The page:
Well, did you know there’s a whole industry built around careers in sexual health? If your workday daydream involves thinking about, embracing and enjoying sexuality, do we have career options for you. Some jobs in sexual health require degrees or certification, while others simply ask for a healthy enthusiasm to try new things. Here are three interesting jobs in sexual health you might not know existed.
“Some jobs in sexual health require degrees or certification, while others simply ask for a healthy enthusiasm to try new things.”
This job has been in theater for years, but became popular in film and TV after the Weinstein scandal and Me Too movement, which brought to light sexual harassment in film. As defined by the Screen Actors Guild – American Federation of Television and Radio Arts, the labor union that represents American performers and broadcasters, an Intimacy Coordinator is “an advocate, liaison between actors and production in regard to nudity and simulated sex.” Intimacy Coordinators help actors feel safe and supported. HBO made the first Intimacy Coordinator hires on shows Euphoria, Succession and others (and have since made this role mandatory on set). What skills are required? Good instincts for one, because an Intimacy Coordinator needs to know when someone feels uncomfortable. Intimacy Coordinators should also be comfortable facilitating uncomfortable conversations. Such as, where are the boundaries for the scene? Is there anything an actor doesn’t feel comfortable doing or places they don’t want to be touched? The Actor’s Union requires federal and state background checks and a shadowing or mentorship experience for the role. General knowledge of gender and sexual diversity and sensitivity and a comfort around sexual health are helpful also. Ita O’brien, a British Intimacy Coordinator who also taught in acting schools, has published research on the topic and developed best practices for the role, which she pioneered and production houses such as Netflix and HBO have adopted.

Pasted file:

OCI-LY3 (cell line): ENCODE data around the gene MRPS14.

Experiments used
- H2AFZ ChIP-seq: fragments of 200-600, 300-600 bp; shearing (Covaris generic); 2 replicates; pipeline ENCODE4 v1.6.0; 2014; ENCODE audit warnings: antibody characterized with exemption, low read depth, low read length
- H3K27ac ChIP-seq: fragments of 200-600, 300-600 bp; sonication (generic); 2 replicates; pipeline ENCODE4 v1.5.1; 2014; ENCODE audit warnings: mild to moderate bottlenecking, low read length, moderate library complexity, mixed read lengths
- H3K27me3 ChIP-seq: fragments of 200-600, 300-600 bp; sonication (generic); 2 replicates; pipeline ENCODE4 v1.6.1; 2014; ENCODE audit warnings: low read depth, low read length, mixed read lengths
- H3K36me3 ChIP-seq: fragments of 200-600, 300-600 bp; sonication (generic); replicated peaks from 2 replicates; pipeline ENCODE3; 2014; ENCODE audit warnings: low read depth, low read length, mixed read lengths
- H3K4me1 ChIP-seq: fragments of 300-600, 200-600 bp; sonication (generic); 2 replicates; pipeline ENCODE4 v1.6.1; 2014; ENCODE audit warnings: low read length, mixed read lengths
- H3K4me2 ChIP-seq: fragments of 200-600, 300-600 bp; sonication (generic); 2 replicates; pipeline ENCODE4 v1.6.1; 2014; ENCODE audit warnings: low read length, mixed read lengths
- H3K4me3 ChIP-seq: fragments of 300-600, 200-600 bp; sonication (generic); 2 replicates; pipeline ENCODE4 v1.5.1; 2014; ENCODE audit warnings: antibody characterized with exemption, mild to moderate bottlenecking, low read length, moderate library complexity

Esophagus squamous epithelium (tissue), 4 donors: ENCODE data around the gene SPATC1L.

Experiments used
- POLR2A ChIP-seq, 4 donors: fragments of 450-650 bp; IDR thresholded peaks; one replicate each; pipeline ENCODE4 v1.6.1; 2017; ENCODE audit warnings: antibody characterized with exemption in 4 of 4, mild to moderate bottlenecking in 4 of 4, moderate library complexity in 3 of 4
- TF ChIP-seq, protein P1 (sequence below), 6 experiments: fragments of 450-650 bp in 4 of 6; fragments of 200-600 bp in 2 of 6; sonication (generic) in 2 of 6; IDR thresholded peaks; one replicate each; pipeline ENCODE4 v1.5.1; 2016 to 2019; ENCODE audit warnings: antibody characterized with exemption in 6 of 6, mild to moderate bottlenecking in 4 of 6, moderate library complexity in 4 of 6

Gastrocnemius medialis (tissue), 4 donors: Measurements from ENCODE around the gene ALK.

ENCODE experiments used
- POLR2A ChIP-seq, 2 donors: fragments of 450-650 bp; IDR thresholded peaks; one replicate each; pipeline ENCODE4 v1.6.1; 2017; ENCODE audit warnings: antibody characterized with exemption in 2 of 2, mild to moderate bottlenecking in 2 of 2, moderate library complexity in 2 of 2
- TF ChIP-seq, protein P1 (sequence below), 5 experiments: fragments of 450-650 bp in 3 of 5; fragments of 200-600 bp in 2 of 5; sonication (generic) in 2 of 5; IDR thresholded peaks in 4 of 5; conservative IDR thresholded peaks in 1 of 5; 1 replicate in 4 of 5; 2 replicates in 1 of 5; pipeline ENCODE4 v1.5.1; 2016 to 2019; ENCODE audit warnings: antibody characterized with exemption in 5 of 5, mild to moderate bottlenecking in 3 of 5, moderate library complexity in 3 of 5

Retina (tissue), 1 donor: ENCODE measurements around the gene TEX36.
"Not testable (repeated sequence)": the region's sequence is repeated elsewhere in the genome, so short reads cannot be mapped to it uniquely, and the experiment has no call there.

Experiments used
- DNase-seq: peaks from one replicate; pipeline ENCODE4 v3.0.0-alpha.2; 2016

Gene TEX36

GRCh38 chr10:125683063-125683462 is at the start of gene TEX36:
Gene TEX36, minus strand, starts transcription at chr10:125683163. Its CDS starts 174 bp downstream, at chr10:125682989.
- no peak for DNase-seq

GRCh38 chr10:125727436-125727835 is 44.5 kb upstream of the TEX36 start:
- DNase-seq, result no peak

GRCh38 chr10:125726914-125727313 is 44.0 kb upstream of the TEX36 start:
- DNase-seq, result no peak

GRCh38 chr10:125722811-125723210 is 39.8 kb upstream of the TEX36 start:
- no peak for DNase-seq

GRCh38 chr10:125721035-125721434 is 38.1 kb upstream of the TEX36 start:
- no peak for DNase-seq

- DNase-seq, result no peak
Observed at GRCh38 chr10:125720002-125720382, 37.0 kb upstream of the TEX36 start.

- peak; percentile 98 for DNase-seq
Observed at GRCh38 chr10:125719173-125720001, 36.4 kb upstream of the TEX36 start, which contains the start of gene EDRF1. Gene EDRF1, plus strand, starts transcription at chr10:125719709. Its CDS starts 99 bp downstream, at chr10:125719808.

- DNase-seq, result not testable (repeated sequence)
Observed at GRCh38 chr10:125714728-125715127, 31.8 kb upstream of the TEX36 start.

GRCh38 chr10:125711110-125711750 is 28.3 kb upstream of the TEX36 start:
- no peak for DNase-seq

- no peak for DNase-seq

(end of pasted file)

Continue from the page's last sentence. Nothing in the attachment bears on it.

SEXOLOGIST OR SEX THERAPIST
Sexologists work from a toolbox of disciplines that might include say biology, medicine and/or psychology. You’ll need credentials, like a certificate from the American College of Sexologists or an American Association of Sexuality Educators, Counselors, and Therapists (AASECT) Certification, to practice but the field is rife with possibility. For example: maybe you want to work one-on-one with individuals or couples to help solve sex issues. This is the role of a Sex Therapist. Other Sexologists choose the speaking circuit or educational route and produce podcasts and do talks. One such sexologist is Dr. Nicole Prause, who founded the independent research institute Liberos and is a neuroscientist researching human sexual behavior, addiction and the physiology of sexual response. (She’s also on Vella’s Scientific Advisory Board!)
CHIEF SEX TOY TESTER
Let’s be honest, testing sex toys won’t bankroll your 401k, but it’s flexible work with nice perks. U.K. company Ricky and U.K. adult retailer Bondara have hired sex toy testers. Bondara’s job requirements listed, “an active sex life, a good level of personal fitness, a passion for wearable tech and a mountain of confidence.” Their SexFit device for men tracks performance like a Fitbit shows you how many steps you walked. Durex hires “Sexecutives.” The pay is a free sex toy. Australian sexual wellness startup NORMAL hired a Chief Product Tester (located anywhere) for their line of sex toys because as they said, some jobs do need to be remote.
These are just a few sexual health careers you may not have known about. More well known are that of sex educators, nurses, doctors and midwives. But at the end of the day, all of these jobs share a common thread of helping to empower every person to own their sexual health and freely express and enjoy it. That’s fulfilling work, and definitely daydream worthy!